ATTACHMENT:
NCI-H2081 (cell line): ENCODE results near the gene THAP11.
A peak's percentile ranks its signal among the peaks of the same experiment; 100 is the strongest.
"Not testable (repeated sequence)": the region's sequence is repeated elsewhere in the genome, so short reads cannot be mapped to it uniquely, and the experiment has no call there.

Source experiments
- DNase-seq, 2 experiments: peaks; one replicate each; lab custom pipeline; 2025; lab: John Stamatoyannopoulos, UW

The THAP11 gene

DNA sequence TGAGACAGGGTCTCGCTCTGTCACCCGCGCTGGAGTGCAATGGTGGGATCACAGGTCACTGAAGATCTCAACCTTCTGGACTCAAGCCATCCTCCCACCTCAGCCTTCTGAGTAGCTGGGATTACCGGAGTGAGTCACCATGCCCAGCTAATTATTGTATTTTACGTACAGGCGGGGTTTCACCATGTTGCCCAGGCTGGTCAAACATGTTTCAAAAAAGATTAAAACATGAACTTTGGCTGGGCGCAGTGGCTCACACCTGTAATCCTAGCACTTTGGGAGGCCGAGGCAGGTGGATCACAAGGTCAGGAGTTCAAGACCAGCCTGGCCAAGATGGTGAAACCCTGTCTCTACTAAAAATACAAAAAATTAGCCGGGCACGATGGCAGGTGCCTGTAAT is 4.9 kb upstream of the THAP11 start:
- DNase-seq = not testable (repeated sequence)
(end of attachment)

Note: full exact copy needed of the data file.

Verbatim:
NCI-H2081 (cell line): ENCODE results near the gene THAP11.
A peak's percentile ranks its signal among the peaks of the same experiment; 100 is the strongest.
"Not testable (repeated sequence)": the region's sequence is repeated elsewhere in the genome, so short reads cannot be mapped to it uniquely, and the experiment has no call there.

Source experiments
- DNase-seq, 2 experiments: peaks; one replicate each; lab custom pipeline; 2025; lab: John Stamatoyannopoulos, UW

The THAP11 gene

DNA sequence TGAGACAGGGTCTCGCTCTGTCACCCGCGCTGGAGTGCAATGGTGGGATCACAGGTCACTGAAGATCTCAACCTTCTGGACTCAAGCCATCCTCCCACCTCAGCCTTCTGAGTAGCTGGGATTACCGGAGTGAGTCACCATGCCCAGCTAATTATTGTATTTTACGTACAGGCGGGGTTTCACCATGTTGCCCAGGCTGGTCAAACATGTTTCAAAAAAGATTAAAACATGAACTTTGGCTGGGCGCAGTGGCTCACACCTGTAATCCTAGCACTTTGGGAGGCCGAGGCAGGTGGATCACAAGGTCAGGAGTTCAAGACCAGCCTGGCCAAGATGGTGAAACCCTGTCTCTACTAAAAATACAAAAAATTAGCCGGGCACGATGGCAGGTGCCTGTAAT is 4.9 kb upstream of the THAP11 start:
- DNase-seq = not testable (repeated sequence)